Fourth, the "modeled sessions" do not add any sort of inventive concept to transform the claims so as to be patent-eligible. While the specification does not explicitly define "modeled sessions," it seems to suggest that they are "one or more corresponding ideal session histories or summaries for comparison, for example, to predict optimal future session paths to recommend to the customer." ('955 patent, col. 5, ll. 10-13). At oral argument, Plaintiffs' counsel similarly described "modeled sessions" as "computer constructs that associate certain web interactions with particular outcomes," or model outcomes. (D.I. 30 at 13:3-4). Accepting Plaintiffs' characterization for purposes of this motion, the "modeled sessions" appear to represent no more than making a basic statistical inference, or prediction of future behavior based on available data. The specification provides no guidance as to how modeled sessions are generated or what data inputs they may be based on, instead describing a broad, vague concept. Generically claiming the comparison of data to models, without explaining how those models are created or how those comparisons work, certainly does not add an inventive concept to the claimed abstract idea.

Lastly, Plaintiffs made no specific arguments in their answering brief or at oral argument that any of the dependent claims offer an inventive concept over and above those of the independent claims. Indeed, Plaintiffs' counsel indicated at oral argument that claims 1 and 12 are representative. (D.I. 30 at 28-29). Defendant argues that the asserted dependent claims — claims 3-5, 8-11, 14, 17, 19-20, 25, and 27-28 — do not provide a sufficient inventive concept to transform the abstract idea into a patent-eligible application of that idea. (D.I. 18 at 21). Specifically, Defendant argues:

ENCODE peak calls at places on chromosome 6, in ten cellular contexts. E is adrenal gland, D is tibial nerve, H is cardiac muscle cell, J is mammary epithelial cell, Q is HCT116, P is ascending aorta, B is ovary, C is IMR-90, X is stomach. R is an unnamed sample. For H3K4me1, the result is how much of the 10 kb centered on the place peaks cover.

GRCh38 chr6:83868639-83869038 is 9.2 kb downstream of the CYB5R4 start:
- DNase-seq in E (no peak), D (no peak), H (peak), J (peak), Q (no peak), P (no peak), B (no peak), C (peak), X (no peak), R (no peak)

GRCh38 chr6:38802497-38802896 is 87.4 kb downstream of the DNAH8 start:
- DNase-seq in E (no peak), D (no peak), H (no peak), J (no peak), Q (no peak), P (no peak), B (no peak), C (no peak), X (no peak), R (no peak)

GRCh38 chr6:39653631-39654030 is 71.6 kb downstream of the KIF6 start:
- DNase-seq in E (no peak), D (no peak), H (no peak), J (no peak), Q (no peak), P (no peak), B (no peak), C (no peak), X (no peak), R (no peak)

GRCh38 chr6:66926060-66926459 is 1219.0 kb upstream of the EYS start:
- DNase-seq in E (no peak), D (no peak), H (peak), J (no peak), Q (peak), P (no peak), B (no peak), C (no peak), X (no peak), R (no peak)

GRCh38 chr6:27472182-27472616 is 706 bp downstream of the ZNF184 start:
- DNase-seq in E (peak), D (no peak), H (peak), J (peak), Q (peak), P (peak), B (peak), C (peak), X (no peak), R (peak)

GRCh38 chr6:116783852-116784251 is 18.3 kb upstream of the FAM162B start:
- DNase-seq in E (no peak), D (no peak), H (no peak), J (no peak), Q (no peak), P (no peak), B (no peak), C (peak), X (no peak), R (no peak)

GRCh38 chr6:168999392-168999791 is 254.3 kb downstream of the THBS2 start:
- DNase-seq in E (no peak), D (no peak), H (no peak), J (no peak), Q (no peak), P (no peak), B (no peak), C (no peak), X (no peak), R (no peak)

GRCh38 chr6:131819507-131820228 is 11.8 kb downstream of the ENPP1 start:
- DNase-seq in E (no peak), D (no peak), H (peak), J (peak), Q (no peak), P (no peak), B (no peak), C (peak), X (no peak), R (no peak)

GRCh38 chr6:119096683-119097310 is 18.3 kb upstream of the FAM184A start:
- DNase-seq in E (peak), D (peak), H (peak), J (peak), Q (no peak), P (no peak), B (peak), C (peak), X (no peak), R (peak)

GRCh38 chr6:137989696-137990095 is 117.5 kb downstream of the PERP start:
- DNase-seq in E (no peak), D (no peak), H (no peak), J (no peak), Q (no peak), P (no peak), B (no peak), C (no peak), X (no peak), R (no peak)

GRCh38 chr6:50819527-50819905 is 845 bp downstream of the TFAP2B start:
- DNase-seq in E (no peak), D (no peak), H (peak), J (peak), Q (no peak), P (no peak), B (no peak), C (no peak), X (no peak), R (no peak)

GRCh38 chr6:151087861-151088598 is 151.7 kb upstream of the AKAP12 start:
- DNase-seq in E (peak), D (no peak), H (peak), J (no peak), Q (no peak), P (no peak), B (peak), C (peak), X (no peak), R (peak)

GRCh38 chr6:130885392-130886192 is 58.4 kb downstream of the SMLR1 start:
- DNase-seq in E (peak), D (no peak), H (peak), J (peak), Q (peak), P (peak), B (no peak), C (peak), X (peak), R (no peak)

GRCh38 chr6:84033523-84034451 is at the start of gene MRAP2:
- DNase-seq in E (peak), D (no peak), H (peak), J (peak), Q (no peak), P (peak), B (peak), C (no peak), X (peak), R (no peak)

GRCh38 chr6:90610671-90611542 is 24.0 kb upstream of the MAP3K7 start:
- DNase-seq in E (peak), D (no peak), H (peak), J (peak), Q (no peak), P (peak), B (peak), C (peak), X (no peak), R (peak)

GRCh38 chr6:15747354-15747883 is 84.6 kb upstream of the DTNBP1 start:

For example, Claims 3 and 25 add limitations related to gathering content about common webpage actions like the title of a webpage and product details viewed. Claims 4, 5, and 17 add limitations related to generating a summary of the user's past or current Internet sessions, which simply describe the user's sessions, products viewed, and prices offered. Claim 20 adds that the modeled sessions are generated by real-life sessions with users. Claim 27 adds displaying `a key-value summary' of the content to the agent during the telephone call. Claim 28 adds the concept of letting a user determine the web elements to be extracted on a web page.

(D.I. 18 at 21). After reviewing these dependent claims, I find that Defendant's summary of these claims' minimal additional contributions is accurate. The dependent claims not explicitly addressed by Defendant, likewise add nothing even arguably inventive. ('955 patent, claim 9 (adding that "information analyzed in the user's Internet interaction sessions includes key words the user used for searching"); id. claim 11 (adding that recommendation "is provided to the contact center agent in real-time"); id. claims 22-24 (adding variations in the structure of the "modeled sessions," such as modeled sessions with a "fixed linear path of webpages to browse" or "a dynamic tree-structure of paths"). I thus conclude that none of the asserted dependent claims provides an inventive concept rendering the abstract idea patent-eligible.

I conclude that the asserted claims of the '955 patent are directed to an abstract idea and lack an inventive concept. The asserted claims of the '955 patent are therefore invalid. Plaintiffs have failed to state a claim upon which relief can be granted. In light of this decision, Defendant's Motion to Dismiss for Failure to State a Claim as to Induced Infringement (D.I. 20) will be dismissed as moot.

IV. CONCLUSION

For the reasons set forth above, the motion to dismiss for lack of patentable subject matter (D.I. 17) will be granted. An appropriate order will be entered.

FootNotes


1. "Customer service," as the '955 patent itself confirms, can include "provid[ing] technical support, sell[ing] products or schedul[ing] appointments." ('955 patent, col. 1, ll. 16-19).
2. I acknowledge that Plaintiffs may argue that the patent's claims are broad enough to encompass these alternative channels. I think this raises a considerable concern that the '955 patent would preempt the field, as I discuss below.